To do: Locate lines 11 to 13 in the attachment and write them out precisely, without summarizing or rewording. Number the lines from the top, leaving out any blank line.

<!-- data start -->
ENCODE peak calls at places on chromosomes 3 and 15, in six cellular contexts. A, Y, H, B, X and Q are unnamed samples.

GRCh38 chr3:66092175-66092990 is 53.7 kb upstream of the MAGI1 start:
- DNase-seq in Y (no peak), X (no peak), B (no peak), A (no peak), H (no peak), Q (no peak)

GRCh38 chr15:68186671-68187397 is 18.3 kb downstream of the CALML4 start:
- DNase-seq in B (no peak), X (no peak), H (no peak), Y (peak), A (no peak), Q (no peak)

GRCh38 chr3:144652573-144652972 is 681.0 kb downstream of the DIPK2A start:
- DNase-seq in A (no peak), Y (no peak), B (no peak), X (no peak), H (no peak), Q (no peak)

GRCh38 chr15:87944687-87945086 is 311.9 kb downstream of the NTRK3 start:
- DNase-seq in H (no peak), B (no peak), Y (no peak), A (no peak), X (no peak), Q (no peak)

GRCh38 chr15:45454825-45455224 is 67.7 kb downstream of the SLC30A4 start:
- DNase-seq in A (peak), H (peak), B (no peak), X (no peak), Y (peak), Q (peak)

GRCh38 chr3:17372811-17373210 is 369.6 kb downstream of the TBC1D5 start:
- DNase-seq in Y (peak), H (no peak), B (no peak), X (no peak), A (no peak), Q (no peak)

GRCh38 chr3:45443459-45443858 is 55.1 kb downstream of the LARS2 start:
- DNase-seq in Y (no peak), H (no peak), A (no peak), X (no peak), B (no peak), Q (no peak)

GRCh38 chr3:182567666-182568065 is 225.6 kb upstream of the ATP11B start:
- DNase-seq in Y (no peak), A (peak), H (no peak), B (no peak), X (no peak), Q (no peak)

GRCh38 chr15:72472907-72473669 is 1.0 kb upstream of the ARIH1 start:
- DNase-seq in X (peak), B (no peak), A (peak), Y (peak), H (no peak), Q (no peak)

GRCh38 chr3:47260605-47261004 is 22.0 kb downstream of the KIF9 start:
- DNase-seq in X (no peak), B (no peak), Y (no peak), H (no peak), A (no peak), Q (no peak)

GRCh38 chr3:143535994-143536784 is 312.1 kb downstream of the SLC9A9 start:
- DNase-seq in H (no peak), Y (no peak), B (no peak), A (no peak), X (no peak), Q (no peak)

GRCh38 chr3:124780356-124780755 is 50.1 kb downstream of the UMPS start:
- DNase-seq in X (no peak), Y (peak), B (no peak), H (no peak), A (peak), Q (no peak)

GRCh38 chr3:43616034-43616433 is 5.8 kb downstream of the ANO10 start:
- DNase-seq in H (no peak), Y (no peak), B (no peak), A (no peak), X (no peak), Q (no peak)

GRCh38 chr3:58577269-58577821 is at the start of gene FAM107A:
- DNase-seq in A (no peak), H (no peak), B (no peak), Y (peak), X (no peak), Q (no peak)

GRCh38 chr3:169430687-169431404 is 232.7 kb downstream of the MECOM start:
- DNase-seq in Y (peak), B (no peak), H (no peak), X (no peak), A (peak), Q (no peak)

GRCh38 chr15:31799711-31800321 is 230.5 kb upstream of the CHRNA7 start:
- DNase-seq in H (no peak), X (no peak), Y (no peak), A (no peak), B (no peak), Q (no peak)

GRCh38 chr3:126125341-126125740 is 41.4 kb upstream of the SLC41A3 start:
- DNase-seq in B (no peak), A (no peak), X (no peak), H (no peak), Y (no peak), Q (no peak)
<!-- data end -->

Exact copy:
- DNase-seq in A (peak), H (peak), B (no peak), X (no peak), Y (peak), Q (peak)

GRCh38 chr3:17372811-17373210 is 369.6 kb downstream of the TBC1D5 start:
- DNase-seq in Y (peak), H (no peak), B (no peak), X (no peak), A (no peak), Q (no peak)